"In the Air"
Technique: short wave radios
November 12–30, 2010
Fifty radios were distributed in five rows spanned across the Bhuta Gallery of the Crafts Museum in Delhi. The radios were hung with transparent plastic fishing line three meters from the floor of the gallery.
Each of the radios was tuned to an area of static. By slowly moving through the exhibition space the visitor experienced rich variations in phasing occurring between the radios as well as a heightened perception of the acoustical qualities of the exhibition space, enhanced through reflections cast by the body of static waves.
Beyond the acoustic experience of the the installation, the body of radios created a physical metaphor for the transmission waves, not just in the form of the actual radios themselves but in the mass of sound which takes on the exhibition space as a bodily entity.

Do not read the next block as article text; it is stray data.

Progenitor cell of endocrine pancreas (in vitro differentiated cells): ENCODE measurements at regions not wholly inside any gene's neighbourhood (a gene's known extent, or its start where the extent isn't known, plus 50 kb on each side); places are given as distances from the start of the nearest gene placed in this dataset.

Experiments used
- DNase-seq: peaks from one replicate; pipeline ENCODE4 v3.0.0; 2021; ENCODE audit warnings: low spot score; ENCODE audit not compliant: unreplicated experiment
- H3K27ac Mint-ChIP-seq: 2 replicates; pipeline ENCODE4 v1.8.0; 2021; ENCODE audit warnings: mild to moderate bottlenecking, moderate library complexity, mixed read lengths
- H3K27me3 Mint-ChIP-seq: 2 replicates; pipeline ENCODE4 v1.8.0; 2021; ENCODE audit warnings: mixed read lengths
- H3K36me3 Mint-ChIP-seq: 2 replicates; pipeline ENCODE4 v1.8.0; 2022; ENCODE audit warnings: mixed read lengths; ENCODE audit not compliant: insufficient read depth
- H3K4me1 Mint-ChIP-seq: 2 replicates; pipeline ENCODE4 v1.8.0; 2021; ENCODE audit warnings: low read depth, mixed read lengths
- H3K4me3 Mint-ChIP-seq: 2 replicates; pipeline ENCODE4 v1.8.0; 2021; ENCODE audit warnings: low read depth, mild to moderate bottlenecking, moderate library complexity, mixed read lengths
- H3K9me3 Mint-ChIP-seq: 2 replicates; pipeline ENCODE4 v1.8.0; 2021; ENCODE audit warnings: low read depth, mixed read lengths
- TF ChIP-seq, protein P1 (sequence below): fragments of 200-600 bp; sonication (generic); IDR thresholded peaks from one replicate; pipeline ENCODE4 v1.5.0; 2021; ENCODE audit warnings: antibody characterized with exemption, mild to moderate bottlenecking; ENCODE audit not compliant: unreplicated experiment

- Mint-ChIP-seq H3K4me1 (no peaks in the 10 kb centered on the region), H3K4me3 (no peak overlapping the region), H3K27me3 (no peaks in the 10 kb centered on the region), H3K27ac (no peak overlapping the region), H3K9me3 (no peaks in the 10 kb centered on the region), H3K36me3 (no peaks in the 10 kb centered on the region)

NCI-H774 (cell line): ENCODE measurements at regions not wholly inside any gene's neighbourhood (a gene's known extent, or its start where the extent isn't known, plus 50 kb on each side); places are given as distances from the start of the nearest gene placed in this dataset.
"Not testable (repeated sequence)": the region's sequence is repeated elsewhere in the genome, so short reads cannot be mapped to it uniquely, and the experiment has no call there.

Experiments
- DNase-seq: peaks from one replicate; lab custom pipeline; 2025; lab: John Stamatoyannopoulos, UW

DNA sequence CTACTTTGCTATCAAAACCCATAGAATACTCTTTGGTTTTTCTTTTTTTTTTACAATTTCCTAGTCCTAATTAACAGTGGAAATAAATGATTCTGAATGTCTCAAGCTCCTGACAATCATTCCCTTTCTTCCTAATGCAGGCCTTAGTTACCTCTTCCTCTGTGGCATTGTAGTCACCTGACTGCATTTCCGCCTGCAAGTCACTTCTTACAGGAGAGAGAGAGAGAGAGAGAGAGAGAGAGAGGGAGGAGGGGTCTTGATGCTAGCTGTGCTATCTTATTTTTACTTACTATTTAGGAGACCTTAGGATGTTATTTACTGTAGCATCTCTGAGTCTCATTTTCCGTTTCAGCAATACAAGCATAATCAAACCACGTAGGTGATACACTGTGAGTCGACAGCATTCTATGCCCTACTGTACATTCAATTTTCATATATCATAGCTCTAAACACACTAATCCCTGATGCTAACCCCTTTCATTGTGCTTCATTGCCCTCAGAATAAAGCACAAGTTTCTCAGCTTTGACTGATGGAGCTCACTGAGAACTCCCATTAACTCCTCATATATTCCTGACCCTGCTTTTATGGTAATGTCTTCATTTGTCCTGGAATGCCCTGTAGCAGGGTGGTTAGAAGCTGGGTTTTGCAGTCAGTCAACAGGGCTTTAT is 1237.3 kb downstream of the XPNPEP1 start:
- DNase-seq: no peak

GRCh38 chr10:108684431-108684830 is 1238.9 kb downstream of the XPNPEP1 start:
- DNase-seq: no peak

When originally asked by the Swiss Arts Council Pro Helvetia to show this piece at the Crafts Museum, I was told that the temple statues from Karnataka could be removed. When I arrived at the museum I was told that the statues had to remain in place (as they were quite old and in some cases too fragile to move). I was faced with the dilemma of sharing the installation space with an existing exhibition. Interestingly enough, though, I found that upon entering the Bhuta Gallery most people at first looked towards the ceiling in the direction of where the sound was coming from. And that afterward they closed their eyes while standing in the space.
Although I usually prefer to show pieces such as this in an empty space I was relieved to find that the two exhibitions could co-exist without the one impinging on the other. The director of the museum actually told me that the sound of the radios reminded her of rain, which was appropriate for the statues as Karnataka experiences a heavy monsoon season every year.